UNITED STATES –A U.S. Army soldier has been given the go-ahead to wear a beard as an expression of his Heathen faith, but not everyone in that community is on board. Leaders of some of the higher-profile Heathen organizations have questioned the sources, the messaging, and even the motivations of those who supported the bid. In a story published late last month, Army Times reporter Meghann Myers explained how the opportunity for this particular request only opened up in early 2017, when religious beards were approved as “a response to years of requests — and a lawsuit — from Sikh soldiers seeking to both serve and adhere to the tenets of their faith.” For Sikhs, the issue is that kesh, uncut hair, is a requirement of that religion. However, even the loosening of military beardlessness to accommodate members of that religion does require some cutting; facial hair can’t be allowed to grow more than two inches past the bottom of the chin.
TWH – The annual celebration of Veterans Day started out as Armistice Day in 1919 at the end of World War I. It was officially renamed Veterans Day in the United States in order to honor all veterans. Many countries still honor Nov. 11 as a day of remembrance, especially those that fought on the Allied side in World War I.
This is a special year for Circle Sanctuary, as they recognize the 10th anniversary of the Veterans Pentacle Quest. After a long struggle attempting to get the pentacle as an approved device for military headstones, Circle Sanctuary and Selena Fox teamed up with Americans United for Separation of Church and State to file a lawsuit against the Department of Veterans Affairs. Assisting in the suit was Roberta Stewart, wife and widow of Sgt.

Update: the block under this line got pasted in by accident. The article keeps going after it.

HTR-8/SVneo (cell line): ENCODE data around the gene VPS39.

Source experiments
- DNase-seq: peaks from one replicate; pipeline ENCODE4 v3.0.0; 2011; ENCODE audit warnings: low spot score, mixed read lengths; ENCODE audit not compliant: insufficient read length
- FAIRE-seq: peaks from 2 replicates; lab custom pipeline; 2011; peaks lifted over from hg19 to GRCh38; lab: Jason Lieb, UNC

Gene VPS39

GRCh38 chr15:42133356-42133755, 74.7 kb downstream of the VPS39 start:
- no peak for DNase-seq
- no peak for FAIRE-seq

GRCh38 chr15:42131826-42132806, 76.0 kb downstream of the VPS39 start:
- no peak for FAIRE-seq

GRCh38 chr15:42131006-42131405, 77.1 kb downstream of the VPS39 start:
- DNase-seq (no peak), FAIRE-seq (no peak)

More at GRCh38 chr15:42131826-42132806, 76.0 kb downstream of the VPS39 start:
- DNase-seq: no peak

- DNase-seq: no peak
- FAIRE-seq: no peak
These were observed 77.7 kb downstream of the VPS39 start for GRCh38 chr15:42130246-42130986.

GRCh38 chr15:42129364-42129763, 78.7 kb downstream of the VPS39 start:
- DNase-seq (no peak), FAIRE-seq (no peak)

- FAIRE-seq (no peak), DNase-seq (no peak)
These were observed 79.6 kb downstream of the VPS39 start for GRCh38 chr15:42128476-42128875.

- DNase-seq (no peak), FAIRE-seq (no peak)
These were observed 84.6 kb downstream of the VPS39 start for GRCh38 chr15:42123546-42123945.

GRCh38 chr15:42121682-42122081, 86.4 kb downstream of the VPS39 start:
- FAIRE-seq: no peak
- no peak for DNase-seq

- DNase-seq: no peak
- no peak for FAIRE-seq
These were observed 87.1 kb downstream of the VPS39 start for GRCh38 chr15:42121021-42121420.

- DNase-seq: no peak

FORT HOOD, Texas — The Fort Hood Open Circle, a non-denominational Pagan group that has been meeting on the military base since 1997 and has had a challenging history has been wrestling with problems such as being locked out of their ritual space and having their concerns dismissed by chaplains for a number of years. This past week, its leader had had enough and vented her frustrations on Facebook. Hundreds of shares and a huge outpouring of support followed, along with extensive meetings to address the short-term problems faced by members of the congregation. Solutions to the longer-term, systemic issues will take far more effort. Michele Morris has served as Distinctive Religious Group Leader, or DRGL in military-speak, for the Fort Hood Open Circle for six years.
I hadn’t heard that phrase for over 20 years, but when I did, it brought me instantly back to my time in military service. The military is full of phrases like that – easy to remember and encapsulating a depth of wisdom. In some branches of the armed forces it means that no tool is perfect or not prone to failure so always carry a spare. In the United States Air Force, it sums up the relationship between you and those serving next to you. You depend on each other, utterly, for survival.
On Saturday, May 10, Military Pagans will be honored at the yearly Beltania Festival in Colorado’s Florence Mountain Park nestled in the Rocky Mountains. Special guest Rev. Selena Fox of Circle Sanctuary will be leading a Military Service Ceremony that honors “Pagans who are serving or who have served in the US Military.”
In 2011 Rev. Fox, Pagan Air Force veteran Rev. Dave Sassman and others on Circle’s Military Ministry team developed a special tribute ritual. They also designed and produced a symbolic ribbon to be awarded to each individual during the ceremony. At the ribbon’s center is an acorn sitting in a blue field surrounded by six red and white stripes. Circle Sanctuary explains the symbolism:
The Golden Acorn represents Paganism and the enduring power, strength, protection and magic of the Oak, held sacred by many Wiccan, Druidic, Heathen and other Pagan traditions.